Make no mistake, however – while the plan's deficit reduction is largely fantasy, the pain it would impose on working America is very real. Almost two-thirds of the $4.5 trillion in spending cuts over the next 10 years come from programs that help those with lower incomes. Another big chunk of “savings” doesn't save any money at all – according to the Congressional Budget Office (CBO), the GOP's Medicare privatization scheme would increase the cost of the program by upwards of 40 percent, but it would sharply cut the tab the government picks up, instead shifting the burden onto older people themselves.
CBO tells us a “typical senior” in 2022 would face more than twice the health-care costs under the GOP plan than under Medicare as it exists today. The Republicans, having been burned badly by Bush's attempt to privatize Social Security, largely left it alone, but as Daniel Marans of Social Security Workspoints out, the plan “creates an unprecedented new fast-track procedure to ram through Social Security benefit cuts.”
You may be wondering how it's possible that a budget which cuts so much public spending barely touches the deficit. The answer is simple. The GOP's plan would not only make the “Bush tax cuts” permanent – CBO says if they don't expire on schedule those cuts will represent the biggest contributor to the deficit going forward – it goes further still, reducing the top marginal tax rate (paid only by multi-millionaires) to its lowest level since the mid 1930s, before the New Deal was established. It would slash the top rate paid by corporations by almost 30 percent, and it would also repeal a small surcharge high earners pay into the Medicare system. As CPBB notes, the tax proposals “place a top priority on cutting taxes for high-income people, while doing nothing to reduce budget deficits, themselves.” It's basically a wash, simply redistributing more of the nation's wealth to those at the top of the economic heap.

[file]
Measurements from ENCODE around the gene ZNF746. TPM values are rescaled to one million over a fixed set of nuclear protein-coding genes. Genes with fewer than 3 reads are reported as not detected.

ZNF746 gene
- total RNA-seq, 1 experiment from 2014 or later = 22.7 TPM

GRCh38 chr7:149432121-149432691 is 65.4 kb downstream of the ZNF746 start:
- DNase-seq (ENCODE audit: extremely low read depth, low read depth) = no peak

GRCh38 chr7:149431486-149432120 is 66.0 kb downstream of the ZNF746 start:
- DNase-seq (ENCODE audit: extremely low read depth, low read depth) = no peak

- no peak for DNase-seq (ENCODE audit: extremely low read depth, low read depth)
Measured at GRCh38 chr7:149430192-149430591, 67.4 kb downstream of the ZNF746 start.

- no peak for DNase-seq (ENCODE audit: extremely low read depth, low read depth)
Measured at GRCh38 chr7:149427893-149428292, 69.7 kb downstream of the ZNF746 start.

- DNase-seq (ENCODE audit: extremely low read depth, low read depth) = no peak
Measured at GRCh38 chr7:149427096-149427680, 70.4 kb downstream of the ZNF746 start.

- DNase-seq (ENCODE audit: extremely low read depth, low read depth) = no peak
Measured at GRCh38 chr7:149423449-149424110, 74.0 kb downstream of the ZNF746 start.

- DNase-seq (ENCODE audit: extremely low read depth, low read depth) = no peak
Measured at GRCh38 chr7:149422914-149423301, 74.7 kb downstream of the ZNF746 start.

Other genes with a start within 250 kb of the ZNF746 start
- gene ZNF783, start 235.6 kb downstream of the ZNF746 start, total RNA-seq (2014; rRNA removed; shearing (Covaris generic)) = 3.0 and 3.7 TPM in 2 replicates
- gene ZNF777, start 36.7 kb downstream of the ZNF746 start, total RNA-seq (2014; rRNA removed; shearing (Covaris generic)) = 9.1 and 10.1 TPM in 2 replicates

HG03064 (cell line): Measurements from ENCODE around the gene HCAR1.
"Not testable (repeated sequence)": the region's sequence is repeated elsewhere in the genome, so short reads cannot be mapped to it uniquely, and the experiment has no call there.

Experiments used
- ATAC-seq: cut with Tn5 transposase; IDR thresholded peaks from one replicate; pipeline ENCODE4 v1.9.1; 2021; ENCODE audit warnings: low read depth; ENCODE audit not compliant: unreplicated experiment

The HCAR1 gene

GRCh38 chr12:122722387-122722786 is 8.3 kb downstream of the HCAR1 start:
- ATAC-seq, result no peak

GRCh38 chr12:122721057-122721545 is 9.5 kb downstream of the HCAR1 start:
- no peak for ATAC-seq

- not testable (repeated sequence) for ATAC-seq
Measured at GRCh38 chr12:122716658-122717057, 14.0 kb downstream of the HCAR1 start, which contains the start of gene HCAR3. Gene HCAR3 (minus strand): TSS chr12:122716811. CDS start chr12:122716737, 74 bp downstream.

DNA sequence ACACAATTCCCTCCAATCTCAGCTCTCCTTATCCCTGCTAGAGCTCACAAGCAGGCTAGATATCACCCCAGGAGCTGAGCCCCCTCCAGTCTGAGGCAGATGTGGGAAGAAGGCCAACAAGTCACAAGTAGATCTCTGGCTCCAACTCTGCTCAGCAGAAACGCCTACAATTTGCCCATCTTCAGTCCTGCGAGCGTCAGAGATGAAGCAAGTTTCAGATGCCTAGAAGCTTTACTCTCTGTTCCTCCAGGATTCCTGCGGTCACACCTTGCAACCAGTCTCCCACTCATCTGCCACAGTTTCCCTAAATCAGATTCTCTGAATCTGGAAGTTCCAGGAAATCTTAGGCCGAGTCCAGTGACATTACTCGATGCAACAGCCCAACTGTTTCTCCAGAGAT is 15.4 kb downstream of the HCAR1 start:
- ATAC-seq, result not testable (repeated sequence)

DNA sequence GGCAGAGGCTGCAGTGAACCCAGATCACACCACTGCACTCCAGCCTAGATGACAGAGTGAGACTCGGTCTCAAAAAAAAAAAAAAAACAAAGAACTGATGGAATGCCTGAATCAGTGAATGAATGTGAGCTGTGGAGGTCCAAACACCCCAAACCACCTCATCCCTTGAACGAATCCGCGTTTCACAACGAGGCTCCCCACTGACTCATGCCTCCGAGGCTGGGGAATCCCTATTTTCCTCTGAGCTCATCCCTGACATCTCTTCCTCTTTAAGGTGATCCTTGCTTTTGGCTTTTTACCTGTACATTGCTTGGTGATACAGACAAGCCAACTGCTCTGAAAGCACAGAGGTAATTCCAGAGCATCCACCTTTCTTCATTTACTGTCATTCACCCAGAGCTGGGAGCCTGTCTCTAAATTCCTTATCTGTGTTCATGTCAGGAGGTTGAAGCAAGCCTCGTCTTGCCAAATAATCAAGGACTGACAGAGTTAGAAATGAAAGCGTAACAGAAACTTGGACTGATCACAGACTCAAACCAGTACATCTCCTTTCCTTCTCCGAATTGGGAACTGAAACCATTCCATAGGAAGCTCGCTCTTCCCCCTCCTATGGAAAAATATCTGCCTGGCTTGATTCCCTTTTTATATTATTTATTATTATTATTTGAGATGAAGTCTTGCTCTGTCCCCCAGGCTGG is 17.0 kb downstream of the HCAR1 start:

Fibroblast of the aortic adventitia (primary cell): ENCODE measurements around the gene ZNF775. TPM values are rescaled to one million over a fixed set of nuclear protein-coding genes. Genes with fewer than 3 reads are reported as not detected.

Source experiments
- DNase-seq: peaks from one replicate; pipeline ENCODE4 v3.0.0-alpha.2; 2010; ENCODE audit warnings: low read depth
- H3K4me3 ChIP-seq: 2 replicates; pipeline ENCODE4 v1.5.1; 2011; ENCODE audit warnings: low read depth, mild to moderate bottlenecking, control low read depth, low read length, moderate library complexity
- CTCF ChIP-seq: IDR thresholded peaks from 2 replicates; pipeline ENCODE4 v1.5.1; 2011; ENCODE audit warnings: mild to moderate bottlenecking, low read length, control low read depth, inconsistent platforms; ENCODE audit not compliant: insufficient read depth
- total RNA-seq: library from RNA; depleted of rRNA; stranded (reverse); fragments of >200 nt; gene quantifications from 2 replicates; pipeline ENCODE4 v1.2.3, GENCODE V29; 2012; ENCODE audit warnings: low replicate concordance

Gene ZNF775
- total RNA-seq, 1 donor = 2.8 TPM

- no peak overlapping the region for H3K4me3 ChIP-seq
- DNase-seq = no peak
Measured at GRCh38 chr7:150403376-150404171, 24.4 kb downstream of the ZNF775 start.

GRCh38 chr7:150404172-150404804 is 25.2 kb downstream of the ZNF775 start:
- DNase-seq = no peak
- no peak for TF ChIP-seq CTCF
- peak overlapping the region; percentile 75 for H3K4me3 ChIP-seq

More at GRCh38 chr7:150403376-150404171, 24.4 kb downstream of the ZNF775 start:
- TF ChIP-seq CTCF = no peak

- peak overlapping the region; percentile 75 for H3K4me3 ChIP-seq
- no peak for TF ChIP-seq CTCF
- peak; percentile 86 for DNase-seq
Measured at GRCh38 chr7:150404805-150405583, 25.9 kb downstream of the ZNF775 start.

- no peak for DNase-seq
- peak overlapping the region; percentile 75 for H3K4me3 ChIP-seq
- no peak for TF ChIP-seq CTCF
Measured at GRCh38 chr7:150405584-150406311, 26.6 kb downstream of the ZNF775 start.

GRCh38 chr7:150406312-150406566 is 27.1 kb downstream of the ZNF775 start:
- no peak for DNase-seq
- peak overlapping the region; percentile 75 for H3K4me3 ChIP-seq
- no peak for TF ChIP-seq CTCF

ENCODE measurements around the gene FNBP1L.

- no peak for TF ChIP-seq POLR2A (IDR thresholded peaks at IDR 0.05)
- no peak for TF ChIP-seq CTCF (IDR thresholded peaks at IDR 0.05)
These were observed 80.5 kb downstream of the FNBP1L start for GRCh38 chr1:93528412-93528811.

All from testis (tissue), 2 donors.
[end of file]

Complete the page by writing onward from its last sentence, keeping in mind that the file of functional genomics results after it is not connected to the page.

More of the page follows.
Slashing taxes on top earners and corporations can make sense in certain circumstances, but it's nothing short of lunacy in our current situation. That's because, contrary to the popular and longstanding Republican talking-point, we have a revenue problem, not a spending problem. The federal government collected taxes equaling 18.5 percent of our economic activity, on average, ever since World War II. Under Ronald Reagan, it averaged 18.2 percent. But over the past three years, the government took in just under 15 percent, the lowest level since 1950, before Medicare was enacted.
As I noted in April, while our corporate tax rates are high on paper, corporations have successfully lobbied for so many shelters and loopholes that, expressed as a share of GDP, American firms paid less than those in all of the other affluent countries in 2008 (we tied with Turkey for the bottom spot). And in 2011, they'll pay almost a third less than they did that year, according to former Reagan adviser Bruce Bartlett.
It's no wonder Americans don't like the plan – and they hate it when they learn the details. Newt Gingrich has never been more correct than when he characterized it as right-wing “social engineering.” But the real crime has been committed by the corporate media— not only for calling the plan “courageous” and “serious,” but for referring to it in the context of deficit reduction in the first place.